Map: South of Taiz | Yemen | October 2016

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taiz-oct31

One thought on “Map: South of Taiz | Yemen | October 2016

    Paveway Mk IV said:
    November 1, 2016 at 5:04 am

    Great work, archicivilians. I’m missing your helpful colors ‘key’ like you had on the upper corner in the other Yemeni maps. Suggestions (if I may be so bold): If you’re trying to avoid the ‘key’ thing or other solid boxes, then a larger plain green/red font with a single label of the ‘sides’ names in each colored area is useful. Nothing huge, distracting or solid color. Use enough transparency so it’s not obnoxious. Subtle is best. Can you control color transparency in your fonts?

    Suggest you use something more recognizable like “Houthi – Salah” instead of “National Army & Local Tribal Forces” just because people less familiar with the Yemeni situation will be confused. Just my opinion. I would also avoid ‘Regime’ and just use ‘Saudi Forces’. Politically neutral labels mean your maps can be used by anyone without perceived bias in the names (whether you intend it or not).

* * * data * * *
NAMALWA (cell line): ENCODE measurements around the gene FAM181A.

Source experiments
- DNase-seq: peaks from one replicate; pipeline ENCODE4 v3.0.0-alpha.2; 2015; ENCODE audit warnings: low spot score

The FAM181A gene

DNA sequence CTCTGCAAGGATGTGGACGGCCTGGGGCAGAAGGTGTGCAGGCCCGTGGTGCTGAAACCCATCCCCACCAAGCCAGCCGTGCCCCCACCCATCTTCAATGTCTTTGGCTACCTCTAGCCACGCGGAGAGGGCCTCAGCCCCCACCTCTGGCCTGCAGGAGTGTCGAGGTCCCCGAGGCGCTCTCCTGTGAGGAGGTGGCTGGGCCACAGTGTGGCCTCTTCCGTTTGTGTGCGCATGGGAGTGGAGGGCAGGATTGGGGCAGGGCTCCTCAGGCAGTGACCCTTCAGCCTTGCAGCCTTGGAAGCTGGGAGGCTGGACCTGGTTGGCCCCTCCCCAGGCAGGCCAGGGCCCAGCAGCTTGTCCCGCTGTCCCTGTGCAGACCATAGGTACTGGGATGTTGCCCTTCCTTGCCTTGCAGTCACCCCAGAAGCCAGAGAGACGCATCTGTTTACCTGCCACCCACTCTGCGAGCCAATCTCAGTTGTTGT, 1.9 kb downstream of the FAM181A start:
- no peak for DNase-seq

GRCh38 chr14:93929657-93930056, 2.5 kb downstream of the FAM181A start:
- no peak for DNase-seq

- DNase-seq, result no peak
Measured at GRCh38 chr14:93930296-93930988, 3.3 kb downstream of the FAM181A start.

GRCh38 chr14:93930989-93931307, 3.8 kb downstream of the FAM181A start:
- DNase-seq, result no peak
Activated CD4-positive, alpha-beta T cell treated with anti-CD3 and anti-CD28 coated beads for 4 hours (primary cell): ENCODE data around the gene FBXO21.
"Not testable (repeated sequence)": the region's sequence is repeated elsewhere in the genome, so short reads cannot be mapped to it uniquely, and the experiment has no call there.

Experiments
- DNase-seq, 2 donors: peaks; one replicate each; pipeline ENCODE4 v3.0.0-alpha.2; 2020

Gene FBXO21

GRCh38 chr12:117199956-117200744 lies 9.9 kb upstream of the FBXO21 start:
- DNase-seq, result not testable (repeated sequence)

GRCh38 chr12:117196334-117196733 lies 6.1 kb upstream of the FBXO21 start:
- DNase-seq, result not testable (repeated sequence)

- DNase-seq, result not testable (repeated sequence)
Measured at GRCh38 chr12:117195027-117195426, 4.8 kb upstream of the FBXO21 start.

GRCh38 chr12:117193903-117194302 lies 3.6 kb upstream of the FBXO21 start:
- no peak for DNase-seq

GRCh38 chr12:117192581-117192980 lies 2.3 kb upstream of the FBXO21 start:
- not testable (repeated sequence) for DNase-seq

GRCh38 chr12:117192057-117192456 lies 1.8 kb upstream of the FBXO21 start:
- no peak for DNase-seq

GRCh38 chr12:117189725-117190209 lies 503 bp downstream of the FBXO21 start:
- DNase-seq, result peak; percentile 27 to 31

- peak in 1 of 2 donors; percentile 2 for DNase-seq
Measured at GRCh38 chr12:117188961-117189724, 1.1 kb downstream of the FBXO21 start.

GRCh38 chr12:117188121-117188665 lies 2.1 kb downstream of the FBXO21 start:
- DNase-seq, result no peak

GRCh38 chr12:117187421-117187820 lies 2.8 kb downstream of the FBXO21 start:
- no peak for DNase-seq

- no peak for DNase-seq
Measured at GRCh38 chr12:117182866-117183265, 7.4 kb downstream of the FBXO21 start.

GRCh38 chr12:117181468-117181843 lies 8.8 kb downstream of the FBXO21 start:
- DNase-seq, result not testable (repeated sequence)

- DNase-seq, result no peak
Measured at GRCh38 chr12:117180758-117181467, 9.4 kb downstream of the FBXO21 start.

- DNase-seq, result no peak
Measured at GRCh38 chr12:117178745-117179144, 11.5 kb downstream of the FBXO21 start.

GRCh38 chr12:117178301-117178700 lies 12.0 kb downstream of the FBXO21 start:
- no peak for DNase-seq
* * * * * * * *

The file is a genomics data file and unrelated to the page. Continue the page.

The village names kind of get lost in the colors here – not enough contrast. That’s most important for the new areas taken, where people will be looking for names they saw in the news. I’m guessing you’re doing overlays for the colors, so maybe there’s nothing much you can do about it. Maybe ramp up the contrast on the underlying map first? The mountain contour shading must be hard to work around, so maybe that’s not practical.

    Also (I know it’s a bit redundant) but a few green areas pointing into the ‘newly acquired’ territory gives an instant visual clue as to the idea you’re trying to convey: who moved into what new territory this period. Small and subtle (plenty of transparency) is fine – people will understand. You can avoid the text box of explanation for the change by using your title/subtitle “SOUTH OF TAIZ | YEMEN – Oct. 27 – Oct 31, 2016 Changes” Something like ‘changes’ is boring, but it’s politically neutral and gives your map’s potential use to a larger audience. The colors/arrows will get the idea across without using descriptive text, which is the reason lazy people like me love maps!

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